It is appreciated and rare when financial advisors acknowledge the math of loss and the truth about why compound return expectations routinely disappoint in real life. This article from Lance Roberts is a gem: The buy-and-hold investing approach is part of one of the most 'hazardous' stock myths:
Avoiding losses weighs far more heavily in compounding wealth than does chasing returns… investing in markets that are expensive may provide short-term satisfaction but more than likely will severely harm your ability to meet your retirement goals. The reason… this message seems lost on many investment professionals and individuals is because:
- They have never been through a major market reversion
- They have only lived through one (2008) and assume another "financial crisis" cannot happen in our lifetimes.
- They find it easier to passively manage money and blame major drawdowns on the markets rather than commit to the efforts, rigorous analysis, and mental fortitude to go against the crowd. These are all important traits needed to manage an active investment strategy.
Even if we suspend reality and fantasize that an investor - does not pay any fees or taxes, nor make withdrawals at any time, nor amass the bulk of their life saving late in life, nor add lump sums to expensive securities near cycle highs nor sell after cyclical drops - even if we assume all of this - and that a person added the same amount of savings to buy stocks every year, never more never less, and automatically reinvested every single dividend 100% back into more shares - that theoretical person still has spent 10+ years trying to grow their capital back to even after each manic secular peak in equity and corporate debt valuations since 1920.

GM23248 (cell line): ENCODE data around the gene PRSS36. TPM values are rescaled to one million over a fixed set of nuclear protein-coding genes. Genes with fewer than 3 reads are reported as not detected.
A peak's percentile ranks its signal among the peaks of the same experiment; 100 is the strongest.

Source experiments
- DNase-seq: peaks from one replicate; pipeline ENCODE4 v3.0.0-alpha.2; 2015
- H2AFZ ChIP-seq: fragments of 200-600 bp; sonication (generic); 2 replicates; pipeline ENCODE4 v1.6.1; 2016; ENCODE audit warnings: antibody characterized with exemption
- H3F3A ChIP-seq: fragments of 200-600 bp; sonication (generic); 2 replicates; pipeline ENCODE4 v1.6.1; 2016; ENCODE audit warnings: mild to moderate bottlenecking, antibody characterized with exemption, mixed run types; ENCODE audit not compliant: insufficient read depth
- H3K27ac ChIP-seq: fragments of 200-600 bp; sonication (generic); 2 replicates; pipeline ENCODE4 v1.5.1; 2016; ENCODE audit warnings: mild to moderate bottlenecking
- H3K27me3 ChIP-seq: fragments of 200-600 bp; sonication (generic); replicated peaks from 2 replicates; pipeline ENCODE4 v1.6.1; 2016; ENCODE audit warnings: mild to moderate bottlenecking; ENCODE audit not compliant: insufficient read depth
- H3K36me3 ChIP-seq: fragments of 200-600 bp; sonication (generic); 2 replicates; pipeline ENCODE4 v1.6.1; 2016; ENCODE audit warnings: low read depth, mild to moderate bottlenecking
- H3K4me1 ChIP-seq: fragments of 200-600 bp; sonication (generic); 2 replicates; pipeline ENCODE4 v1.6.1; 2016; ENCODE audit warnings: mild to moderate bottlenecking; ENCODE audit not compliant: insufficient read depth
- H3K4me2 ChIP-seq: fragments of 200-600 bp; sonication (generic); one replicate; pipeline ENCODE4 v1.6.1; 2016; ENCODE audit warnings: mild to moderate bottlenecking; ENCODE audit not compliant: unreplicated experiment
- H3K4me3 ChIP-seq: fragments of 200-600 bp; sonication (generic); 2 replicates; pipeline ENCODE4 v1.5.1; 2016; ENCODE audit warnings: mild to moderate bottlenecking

And while this fantastical best-case-person is spending 10-15 years growing back losses to accomplish zero net gains, there is a high probability that their emotional, family and physical life have been negatively impacted, and too-late-to-fix financial plans substantially undone.
Consider that from 2000 through 2013, the S&P 500 Index, including dividends and inflation, delivered a zero rate of return. And from 2000 through 2017, it returned a scant 0.30% more than risk-free Treasury bonds (5.4% annualized for stocks versus 5.1% annualized for bonds). Further, to reach that return it required the expansion of valuation multiples to extreme and risky levels. Equity investors have endured two 50% draw downs, and over a decade of no returns, to achieve an 18-year, 30 basis point annualized pickup over bonds. In recent years that entailed holding equities that were well above long-term averages and presented a poor risk/return framework.
Today, we are facing another decade+ of zero real return prospects for equity holders from the current extreme valuation (CAPE) of 32 on the S&P 500. The chart below shows the annualized performance of 10-year equity returns versus 10-year U.S. Treasury notes based on over 100 years of history.
Holding equity risk at these levels is not savvy, it's financially suicidal. Standing clear of toppling trees and then going in to pick up firewood after the fall is a much more rational plan. But that takes personal discipline and patience on the part of clients as well as the fortitude of advisors to put their clients' best interests ahead of the industry's short-focused asset 'growth' targets.